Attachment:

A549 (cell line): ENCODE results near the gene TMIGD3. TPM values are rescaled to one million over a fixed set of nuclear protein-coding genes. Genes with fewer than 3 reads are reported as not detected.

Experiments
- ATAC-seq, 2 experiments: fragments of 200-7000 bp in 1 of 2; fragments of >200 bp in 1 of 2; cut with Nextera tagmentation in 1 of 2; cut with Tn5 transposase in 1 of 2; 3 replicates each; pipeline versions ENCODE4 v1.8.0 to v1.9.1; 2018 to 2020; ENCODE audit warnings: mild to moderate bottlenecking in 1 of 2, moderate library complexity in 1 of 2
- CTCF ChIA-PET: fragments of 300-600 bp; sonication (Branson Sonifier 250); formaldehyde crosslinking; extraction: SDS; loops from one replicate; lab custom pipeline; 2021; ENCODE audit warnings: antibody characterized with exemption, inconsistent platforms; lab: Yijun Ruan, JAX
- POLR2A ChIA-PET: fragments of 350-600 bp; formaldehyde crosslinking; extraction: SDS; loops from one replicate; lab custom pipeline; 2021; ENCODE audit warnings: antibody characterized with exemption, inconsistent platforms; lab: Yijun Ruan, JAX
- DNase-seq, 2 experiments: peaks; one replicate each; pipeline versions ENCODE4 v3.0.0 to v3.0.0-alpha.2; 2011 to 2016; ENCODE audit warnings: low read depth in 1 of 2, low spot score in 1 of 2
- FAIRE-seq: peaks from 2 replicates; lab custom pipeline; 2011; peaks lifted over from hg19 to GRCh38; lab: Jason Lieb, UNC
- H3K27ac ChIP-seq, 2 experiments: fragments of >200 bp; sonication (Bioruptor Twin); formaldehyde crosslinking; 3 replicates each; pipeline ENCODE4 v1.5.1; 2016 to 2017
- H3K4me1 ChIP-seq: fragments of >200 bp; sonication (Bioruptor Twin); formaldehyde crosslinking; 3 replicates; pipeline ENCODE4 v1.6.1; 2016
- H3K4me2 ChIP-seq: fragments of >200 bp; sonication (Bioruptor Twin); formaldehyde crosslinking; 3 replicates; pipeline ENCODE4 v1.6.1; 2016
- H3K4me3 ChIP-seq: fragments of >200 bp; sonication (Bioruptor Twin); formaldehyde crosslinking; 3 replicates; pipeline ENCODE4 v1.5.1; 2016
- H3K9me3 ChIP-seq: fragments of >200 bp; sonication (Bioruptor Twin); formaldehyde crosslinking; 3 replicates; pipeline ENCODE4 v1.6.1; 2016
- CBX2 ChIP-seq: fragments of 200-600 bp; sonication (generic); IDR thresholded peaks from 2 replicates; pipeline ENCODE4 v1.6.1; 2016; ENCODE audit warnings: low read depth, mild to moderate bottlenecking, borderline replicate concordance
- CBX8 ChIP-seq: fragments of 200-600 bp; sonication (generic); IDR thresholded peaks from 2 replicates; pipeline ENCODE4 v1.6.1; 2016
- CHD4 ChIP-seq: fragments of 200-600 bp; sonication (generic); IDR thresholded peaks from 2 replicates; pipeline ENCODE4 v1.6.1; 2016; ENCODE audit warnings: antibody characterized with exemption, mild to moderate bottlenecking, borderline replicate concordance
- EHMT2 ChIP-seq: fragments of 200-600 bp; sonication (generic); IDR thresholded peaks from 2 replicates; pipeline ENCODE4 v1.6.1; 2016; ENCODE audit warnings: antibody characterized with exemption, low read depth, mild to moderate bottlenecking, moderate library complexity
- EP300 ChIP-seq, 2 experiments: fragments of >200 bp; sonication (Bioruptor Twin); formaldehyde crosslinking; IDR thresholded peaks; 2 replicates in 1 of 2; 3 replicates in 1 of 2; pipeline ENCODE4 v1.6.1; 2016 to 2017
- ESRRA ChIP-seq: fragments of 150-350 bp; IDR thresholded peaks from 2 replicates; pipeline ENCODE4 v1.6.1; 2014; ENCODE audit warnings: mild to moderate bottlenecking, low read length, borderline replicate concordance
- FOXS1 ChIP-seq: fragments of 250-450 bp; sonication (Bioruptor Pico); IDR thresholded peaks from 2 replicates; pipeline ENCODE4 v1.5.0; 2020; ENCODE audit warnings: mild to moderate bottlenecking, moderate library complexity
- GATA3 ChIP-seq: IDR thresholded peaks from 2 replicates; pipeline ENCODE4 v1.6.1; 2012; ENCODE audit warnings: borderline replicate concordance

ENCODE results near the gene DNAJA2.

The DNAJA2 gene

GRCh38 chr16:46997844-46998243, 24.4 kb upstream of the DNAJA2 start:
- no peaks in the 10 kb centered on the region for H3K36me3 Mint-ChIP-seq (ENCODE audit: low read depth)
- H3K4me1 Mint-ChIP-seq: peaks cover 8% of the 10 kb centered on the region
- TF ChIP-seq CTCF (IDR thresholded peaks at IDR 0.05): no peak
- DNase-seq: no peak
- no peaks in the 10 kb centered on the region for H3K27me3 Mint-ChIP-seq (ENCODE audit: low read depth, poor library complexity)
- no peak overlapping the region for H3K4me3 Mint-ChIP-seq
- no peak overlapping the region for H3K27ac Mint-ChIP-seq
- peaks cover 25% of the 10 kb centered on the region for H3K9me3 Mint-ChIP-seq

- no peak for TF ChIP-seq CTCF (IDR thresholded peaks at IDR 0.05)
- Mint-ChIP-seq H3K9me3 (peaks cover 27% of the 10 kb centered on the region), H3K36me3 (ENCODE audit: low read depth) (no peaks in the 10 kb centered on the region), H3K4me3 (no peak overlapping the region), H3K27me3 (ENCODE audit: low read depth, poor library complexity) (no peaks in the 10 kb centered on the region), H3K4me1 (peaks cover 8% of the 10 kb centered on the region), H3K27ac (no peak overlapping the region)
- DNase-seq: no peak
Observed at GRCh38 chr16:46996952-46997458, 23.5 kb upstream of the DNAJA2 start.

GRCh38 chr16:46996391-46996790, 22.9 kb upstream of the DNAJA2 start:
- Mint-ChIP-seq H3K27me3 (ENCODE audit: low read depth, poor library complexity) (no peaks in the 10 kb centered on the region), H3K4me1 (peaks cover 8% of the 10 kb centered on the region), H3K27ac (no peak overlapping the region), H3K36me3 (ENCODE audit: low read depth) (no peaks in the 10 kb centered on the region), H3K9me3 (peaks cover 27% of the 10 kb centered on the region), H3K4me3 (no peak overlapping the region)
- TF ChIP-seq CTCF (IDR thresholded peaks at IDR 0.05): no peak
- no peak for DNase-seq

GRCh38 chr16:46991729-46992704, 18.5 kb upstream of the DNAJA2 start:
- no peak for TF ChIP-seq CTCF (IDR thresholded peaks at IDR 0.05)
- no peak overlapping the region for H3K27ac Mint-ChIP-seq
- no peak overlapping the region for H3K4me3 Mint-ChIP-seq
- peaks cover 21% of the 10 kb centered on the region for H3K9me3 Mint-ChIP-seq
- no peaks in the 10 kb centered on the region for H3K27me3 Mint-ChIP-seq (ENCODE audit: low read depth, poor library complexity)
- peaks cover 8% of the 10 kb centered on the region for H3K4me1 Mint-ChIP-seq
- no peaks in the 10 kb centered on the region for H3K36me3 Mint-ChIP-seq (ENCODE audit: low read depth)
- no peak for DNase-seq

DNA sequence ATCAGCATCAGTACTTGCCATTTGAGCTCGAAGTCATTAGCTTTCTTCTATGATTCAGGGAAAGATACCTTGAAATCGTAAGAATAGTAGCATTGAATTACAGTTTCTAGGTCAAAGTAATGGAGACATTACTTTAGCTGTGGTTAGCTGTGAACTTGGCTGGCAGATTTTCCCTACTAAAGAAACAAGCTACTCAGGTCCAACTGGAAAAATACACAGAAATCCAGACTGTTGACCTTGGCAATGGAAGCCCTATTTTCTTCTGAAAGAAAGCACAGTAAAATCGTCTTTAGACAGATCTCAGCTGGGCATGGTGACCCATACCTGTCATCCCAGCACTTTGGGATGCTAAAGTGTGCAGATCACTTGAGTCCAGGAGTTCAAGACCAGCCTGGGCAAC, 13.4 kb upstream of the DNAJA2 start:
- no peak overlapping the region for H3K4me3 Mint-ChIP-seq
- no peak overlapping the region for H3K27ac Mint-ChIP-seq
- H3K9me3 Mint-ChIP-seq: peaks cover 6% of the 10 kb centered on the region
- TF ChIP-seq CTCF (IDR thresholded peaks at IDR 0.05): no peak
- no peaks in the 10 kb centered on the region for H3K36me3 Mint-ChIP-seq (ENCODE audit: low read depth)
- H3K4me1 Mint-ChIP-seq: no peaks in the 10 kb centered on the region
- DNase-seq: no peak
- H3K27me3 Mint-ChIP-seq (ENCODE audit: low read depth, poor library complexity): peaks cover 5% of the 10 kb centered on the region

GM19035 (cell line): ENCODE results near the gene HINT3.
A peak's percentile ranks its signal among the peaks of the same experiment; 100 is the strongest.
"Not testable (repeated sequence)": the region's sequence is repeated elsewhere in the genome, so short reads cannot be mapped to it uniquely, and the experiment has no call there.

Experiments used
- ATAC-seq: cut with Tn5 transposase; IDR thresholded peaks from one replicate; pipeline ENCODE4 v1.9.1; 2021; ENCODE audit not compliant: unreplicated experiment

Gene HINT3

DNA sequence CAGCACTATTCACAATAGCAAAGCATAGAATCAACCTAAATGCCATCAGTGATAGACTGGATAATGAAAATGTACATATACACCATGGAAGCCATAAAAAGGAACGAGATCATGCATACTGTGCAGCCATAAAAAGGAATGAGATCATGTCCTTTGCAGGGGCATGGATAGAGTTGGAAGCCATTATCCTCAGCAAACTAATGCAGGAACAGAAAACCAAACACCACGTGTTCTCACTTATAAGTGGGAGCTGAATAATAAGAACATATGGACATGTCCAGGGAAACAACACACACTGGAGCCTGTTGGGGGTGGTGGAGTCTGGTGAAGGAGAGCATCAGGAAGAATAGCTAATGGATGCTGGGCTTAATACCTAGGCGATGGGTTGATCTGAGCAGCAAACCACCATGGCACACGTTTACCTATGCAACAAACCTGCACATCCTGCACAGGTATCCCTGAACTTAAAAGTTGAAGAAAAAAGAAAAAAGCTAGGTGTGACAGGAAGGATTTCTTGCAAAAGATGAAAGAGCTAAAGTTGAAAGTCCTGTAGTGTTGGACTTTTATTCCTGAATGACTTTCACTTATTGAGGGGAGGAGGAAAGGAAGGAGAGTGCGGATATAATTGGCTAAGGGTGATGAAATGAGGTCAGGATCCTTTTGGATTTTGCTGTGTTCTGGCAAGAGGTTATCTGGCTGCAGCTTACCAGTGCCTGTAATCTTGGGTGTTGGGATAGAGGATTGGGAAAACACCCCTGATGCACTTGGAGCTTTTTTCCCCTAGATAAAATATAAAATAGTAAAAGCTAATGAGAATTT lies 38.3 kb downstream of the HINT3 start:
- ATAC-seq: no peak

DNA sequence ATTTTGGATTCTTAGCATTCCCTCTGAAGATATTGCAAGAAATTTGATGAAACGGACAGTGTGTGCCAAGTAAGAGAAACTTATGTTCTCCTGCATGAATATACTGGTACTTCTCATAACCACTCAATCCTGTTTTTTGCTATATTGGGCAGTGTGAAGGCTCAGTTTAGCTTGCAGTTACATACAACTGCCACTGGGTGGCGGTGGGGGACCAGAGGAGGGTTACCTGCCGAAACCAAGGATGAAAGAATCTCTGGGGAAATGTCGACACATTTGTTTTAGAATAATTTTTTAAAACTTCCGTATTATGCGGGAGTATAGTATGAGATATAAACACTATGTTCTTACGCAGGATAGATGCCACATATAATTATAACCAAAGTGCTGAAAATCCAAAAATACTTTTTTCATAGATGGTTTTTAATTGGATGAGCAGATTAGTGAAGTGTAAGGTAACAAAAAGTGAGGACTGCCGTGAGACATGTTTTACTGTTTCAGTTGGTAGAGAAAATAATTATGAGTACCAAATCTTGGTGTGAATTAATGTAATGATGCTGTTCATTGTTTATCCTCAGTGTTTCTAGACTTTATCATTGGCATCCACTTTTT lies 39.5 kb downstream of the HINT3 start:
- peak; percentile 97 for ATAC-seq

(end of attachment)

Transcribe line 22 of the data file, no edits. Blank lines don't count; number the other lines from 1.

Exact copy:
The DNAJA2 gene